-Cheers, Anne

Community Highlight

Interview with Dr. Sven Beiker by Lei Rao, General Motors Research Lab, USA

Dr. Sven A. Beiker is the Executive Director of CARS, the Center for Automotive Research at Stanford. CARS is an interdisciplinary partnership between academia and industry to address the challenges of personal mobility in the 21st century. Since 2008, Dr. Beiker has been taking care of the program’s strategic planning, resources management, and project incubation. He was instrumental in launching research programs at Stanford University in "Legal Aspects of Autonomous Driving", "Wireless Power Transfer to a Moving Vehicle", and “Vehicle Communication via Cellular Networks” as well as "The Revs Program at Stanford" and the "Volkswagen Automotive Innovation Lab".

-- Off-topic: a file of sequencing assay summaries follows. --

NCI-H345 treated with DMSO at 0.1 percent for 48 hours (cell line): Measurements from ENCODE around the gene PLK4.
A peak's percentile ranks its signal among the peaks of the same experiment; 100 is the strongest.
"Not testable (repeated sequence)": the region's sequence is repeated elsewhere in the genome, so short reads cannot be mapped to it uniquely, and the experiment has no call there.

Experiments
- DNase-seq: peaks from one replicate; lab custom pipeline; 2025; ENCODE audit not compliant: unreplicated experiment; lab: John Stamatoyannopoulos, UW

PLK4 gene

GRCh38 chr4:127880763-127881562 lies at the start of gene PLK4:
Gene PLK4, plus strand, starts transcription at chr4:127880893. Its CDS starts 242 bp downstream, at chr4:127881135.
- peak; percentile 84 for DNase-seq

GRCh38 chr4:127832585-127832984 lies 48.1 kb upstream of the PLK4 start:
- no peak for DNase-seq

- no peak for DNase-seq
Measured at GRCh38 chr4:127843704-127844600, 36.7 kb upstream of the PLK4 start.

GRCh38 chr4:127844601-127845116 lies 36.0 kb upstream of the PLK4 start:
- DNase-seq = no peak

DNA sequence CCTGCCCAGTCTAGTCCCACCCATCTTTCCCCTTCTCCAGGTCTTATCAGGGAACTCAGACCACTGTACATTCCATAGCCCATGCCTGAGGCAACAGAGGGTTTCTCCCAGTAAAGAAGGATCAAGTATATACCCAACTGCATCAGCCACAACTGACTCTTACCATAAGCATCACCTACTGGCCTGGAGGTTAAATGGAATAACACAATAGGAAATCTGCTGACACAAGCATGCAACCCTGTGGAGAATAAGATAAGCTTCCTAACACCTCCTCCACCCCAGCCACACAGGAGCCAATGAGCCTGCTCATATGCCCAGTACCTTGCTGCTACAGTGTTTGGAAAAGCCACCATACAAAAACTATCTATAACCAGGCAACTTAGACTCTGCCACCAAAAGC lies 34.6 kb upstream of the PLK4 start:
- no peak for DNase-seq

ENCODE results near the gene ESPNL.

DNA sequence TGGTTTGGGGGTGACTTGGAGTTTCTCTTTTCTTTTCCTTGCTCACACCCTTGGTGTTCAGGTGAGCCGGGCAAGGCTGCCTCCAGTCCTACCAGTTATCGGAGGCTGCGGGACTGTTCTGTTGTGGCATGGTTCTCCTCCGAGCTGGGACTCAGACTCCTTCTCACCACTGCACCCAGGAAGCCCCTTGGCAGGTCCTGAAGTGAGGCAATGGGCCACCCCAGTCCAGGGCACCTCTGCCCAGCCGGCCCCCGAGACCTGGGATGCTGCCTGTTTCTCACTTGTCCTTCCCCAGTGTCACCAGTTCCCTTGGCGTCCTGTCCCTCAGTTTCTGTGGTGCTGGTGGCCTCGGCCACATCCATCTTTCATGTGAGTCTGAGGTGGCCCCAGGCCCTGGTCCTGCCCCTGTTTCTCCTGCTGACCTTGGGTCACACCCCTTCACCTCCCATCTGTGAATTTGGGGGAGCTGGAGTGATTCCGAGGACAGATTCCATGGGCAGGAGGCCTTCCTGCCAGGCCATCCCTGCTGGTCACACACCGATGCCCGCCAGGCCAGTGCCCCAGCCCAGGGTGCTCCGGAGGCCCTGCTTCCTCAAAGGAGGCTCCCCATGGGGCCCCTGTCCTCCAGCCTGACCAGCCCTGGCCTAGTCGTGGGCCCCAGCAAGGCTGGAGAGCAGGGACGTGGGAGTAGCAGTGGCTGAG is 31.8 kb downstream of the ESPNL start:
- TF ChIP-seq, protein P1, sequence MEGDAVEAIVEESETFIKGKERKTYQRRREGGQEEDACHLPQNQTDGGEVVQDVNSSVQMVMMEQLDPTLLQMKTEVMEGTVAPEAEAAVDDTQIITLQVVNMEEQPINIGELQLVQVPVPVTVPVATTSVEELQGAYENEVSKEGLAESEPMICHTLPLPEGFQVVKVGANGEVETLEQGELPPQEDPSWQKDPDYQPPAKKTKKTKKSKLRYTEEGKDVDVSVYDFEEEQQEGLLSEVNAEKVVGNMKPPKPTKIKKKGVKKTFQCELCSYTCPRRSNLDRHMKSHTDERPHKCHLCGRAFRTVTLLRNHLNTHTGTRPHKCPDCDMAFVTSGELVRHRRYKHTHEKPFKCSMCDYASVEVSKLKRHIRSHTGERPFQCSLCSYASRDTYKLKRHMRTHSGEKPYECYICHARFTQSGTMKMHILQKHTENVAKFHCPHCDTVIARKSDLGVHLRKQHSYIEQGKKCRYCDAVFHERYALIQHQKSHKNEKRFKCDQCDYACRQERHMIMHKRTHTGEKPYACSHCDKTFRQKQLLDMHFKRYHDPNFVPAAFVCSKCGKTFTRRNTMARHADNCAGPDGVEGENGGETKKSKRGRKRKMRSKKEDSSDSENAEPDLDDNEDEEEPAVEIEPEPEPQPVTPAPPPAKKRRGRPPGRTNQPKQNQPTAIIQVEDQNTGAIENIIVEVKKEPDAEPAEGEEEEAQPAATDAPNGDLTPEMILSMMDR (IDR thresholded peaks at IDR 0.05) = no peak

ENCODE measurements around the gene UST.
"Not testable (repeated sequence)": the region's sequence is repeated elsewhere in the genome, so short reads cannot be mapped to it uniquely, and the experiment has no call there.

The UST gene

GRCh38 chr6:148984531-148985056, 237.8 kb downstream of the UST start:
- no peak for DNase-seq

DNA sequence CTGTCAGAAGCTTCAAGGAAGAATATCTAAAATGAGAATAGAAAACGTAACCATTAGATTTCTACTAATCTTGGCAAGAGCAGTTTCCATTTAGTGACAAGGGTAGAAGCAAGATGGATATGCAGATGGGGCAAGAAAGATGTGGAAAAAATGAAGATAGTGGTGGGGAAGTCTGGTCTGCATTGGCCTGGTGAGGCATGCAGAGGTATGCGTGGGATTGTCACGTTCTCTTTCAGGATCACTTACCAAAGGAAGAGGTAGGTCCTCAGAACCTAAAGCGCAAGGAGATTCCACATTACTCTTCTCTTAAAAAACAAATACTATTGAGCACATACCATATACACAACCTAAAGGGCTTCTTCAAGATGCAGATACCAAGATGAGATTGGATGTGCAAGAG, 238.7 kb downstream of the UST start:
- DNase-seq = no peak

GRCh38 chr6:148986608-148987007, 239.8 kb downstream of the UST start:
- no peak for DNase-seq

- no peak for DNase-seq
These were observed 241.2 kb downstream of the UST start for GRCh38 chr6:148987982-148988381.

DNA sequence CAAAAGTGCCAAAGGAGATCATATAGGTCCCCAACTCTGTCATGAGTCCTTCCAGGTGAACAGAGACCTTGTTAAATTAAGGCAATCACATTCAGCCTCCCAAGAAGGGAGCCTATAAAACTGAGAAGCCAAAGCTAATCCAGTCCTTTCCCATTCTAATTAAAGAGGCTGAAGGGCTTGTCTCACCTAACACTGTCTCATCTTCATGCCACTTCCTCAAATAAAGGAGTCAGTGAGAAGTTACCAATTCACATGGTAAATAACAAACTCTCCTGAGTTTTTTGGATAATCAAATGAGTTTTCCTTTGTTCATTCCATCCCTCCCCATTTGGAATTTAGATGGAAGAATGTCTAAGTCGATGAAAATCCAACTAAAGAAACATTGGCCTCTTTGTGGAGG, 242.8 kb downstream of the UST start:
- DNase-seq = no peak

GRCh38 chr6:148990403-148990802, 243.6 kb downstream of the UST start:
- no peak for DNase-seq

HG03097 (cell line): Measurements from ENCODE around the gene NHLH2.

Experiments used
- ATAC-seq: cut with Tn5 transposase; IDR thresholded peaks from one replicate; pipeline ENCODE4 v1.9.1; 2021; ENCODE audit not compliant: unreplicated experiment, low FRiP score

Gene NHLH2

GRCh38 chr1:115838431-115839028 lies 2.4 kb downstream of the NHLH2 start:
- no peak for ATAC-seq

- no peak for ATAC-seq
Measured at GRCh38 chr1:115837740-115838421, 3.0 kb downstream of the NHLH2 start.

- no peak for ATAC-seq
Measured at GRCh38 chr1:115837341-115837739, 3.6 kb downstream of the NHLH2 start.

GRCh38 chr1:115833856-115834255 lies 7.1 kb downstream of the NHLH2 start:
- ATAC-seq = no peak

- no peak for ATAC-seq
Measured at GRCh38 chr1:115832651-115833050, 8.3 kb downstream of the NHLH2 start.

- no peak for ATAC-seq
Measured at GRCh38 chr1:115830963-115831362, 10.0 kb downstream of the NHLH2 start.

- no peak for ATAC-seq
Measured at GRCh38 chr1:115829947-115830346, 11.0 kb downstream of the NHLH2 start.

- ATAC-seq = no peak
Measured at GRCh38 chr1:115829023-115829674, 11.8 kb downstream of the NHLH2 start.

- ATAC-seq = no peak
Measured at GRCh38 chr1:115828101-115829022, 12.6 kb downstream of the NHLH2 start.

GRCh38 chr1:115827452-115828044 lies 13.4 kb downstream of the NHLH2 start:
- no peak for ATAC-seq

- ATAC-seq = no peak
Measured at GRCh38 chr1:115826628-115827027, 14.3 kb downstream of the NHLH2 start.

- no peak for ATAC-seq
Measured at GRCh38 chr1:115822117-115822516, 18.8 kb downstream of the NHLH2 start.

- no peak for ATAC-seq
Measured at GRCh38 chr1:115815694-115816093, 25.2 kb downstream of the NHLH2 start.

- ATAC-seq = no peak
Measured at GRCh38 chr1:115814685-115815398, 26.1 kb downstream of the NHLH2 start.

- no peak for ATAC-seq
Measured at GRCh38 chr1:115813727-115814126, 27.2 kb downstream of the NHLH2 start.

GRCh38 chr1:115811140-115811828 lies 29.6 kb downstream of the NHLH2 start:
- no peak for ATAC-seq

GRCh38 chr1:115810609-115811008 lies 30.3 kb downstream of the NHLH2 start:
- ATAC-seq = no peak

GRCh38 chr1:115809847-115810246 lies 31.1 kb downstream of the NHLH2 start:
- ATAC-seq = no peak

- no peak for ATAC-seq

Personal webpage:

The automotive industry has been leading the technology and innovation to reduce its environmental impact as well as minimizing the costs and resource usages. The major topics of sustainability in traditional automotive industry include but do not limit to improving the efficiencies of vehicles, vehicle recycling and real-time driving safety and comfort enhancements. Nowadays safety and efficiency in road traffic have been considered as top priorities. Automated driving technologies have the potential to make mobility optimally safe and sustainable in the future. We spoke to a distinguished researcher, Dr. Sven A. Beiker, in the automated driving research area to find out more about the field.
Favorite memory as a researcher/Executive Director of CARS